How Corrole Layers Form at the Solid/Liquid Interface

  • Author: Chemistry – A European Journal
  • Published Date: 07 December 2018
  • Source / Publisher: Chemistry – A European Journal/Wiley-VCH
  • Copyright: Wiley-VCH Verlag GmbH & Co. KGaA
thumbnail image: How Corrole Layers Form at the Solid/Liquid Interface

Related Societies

Corrole is an aromatic tetrapyrrole. Corrole derivatives have been used in many applications at the solid–liquid interface such as catalysis and sensing. In most of these applications, the controlled deposition of corrole layers is important, because this step is fundamental to tune the behavior of the macrocycle for the target function. Although the structural arrangement of the molecular layers in contact with the liquid is of fundamental interest, studies of such corrole layers have been rare.

Beatrice Bonanni, University of Rome "Tor Vergata", Italy, and colleagues have investigated the deposition of the water‐soluble phosphorus complex of a 2‐sulfonato‐10‐(4‐sulfonatophenyl)‐5,15‐dimesitylcorrole onto an Au(111) surface. The team used scanning tunneling microscopy (STM) to monitor the layer formation in situ (pictured).

The researchers found that the corrole molecules arrange flat on gold. There were significant differences in the morphology of corrole layers formed in the presence of liquid and those deposited after solvent evaporation. At the solid–liquid interface, the compound forms plateau-like clusters with stable surface coverage in the range of 65–75 % at higher concentrations. When the solvent was evaporated (as for drop-casting deposition), the coating of gold was less effective and less stable during repetitive scans.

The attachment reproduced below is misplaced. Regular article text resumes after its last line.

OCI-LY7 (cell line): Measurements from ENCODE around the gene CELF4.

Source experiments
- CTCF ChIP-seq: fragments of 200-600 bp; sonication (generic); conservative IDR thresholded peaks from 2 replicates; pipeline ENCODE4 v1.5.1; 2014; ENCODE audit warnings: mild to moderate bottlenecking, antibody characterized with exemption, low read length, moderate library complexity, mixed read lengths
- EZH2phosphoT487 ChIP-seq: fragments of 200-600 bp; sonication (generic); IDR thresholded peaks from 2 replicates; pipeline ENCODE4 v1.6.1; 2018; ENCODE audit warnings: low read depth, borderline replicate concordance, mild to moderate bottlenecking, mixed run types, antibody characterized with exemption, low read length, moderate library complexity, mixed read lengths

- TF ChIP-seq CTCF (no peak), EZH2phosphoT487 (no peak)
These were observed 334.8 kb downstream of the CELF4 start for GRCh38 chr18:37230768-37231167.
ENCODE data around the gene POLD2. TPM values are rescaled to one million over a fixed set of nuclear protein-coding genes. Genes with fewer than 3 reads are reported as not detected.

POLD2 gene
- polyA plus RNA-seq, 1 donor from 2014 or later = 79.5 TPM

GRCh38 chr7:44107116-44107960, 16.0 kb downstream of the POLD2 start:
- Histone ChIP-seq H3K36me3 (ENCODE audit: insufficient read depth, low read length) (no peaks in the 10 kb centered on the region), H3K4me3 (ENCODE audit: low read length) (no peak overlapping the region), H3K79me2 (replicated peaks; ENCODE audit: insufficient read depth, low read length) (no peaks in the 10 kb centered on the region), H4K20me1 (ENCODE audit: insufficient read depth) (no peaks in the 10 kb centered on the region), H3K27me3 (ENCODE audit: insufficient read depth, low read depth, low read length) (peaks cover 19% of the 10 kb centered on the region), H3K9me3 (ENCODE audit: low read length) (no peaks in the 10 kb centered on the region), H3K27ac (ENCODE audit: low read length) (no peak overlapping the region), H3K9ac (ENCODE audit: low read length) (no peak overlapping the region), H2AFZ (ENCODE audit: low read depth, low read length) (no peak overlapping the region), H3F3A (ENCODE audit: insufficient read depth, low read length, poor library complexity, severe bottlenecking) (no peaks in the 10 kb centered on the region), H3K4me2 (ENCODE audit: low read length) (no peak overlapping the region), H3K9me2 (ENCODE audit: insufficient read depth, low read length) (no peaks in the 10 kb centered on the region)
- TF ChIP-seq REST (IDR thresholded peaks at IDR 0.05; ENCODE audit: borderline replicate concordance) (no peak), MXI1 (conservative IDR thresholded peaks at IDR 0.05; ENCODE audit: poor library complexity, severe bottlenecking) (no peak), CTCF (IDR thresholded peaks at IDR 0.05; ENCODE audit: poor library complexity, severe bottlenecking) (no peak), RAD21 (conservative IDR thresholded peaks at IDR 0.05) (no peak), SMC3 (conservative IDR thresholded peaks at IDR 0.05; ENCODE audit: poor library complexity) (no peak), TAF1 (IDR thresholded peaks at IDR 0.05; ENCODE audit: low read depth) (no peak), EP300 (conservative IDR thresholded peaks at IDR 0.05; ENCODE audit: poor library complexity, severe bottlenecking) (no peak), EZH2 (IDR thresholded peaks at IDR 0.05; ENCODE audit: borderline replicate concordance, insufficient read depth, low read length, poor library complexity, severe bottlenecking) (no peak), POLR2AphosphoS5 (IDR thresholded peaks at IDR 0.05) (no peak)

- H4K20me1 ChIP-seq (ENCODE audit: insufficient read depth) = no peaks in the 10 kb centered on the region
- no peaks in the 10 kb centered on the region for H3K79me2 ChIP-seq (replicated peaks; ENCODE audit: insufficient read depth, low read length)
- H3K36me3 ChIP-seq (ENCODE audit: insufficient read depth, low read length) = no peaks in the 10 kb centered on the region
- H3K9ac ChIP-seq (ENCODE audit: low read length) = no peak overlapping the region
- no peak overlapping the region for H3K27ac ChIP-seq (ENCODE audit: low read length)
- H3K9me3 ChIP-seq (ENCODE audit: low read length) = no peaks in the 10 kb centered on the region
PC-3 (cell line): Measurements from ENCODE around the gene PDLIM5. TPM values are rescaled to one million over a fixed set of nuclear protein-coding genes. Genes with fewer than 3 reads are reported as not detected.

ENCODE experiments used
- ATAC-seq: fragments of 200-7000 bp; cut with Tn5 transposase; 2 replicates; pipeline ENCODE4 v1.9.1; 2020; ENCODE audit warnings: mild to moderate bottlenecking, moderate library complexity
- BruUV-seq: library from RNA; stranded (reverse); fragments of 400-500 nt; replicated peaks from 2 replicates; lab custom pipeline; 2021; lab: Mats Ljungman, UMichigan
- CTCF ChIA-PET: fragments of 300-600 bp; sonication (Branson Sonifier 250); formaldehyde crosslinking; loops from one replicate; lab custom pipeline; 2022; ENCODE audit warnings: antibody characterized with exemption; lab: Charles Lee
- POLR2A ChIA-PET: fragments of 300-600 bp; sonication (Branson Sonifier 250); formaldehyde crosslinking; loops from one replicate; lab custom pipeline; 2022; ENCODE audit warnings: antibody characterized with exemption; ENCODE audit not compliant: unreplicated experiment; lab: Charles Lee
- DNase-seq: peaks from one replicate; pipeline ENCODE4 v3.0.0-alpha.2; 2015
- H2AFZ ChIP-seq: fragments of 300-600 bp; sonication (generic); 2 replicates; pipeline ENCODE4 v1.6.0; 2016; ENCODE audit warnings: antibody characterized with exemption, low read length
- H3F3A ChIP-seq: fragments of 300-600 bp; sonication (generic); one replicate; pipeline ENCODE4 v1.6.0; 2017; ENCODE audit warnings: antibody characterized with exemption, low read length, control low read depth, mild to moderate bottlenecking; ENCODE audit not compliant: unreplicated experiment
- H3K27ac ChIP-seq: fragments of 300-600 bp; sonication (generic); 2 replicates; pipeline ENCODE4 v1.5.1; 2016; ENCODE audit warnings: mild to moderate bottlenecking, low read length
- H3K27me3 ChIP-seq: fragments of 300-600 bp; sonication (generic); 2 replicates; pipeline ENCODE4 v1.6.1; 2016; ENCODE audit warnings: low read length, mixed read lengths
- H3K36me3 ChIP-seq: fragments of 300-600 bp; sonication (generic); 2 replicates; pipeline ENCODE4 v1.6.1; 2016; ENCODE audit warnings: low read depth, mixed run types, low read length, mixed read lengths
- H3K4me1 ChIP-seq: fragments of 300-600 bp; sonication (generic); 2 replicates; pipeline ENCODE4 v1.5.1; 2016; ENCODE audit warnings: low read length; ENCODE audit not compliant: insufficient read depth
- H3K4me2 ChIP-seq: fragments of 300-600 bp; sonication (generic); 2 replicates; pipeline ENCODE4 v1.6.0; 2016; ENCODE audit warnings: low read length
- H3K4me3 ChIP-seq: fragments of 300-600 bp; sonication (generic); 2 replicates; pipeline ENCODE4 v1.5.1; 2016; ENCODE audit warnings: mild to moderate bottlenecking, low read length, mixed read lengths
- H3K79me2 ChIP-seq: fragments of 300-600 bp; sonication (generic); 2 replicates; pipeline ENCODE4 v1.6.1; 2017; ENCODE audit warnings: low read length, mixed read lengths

The team also verified that corrole molecules preserve their redox functionality after adsorption on the gold substrate. This is significant for possible applications of these corrole layers as surface coatings in solution, e.g., for the sanitization of water tanks.


Article Views: 1233

Sign in Area

Please sign in below

Additional Sign In options

Please note that to comment on an article you must be registered and logged in.
Registration is for free, you may already be registered to receive, e.g., the newsletter. When you register on this website, please ensure you view our terms and conditions. All comments are subject to moderation.

Article Comments - To add a comment please sign in

If you would like to reuse any content, in print or online, from, please contact us first for permission. more

Follow on Facebook Follow on Twitter Follow on YouTube Follow on LinkedIn Follow on Instagram RSS Sign up for newsletters

Magazine of Chemistry Europe (16 European Chemical Societies) published by Wiley-VCH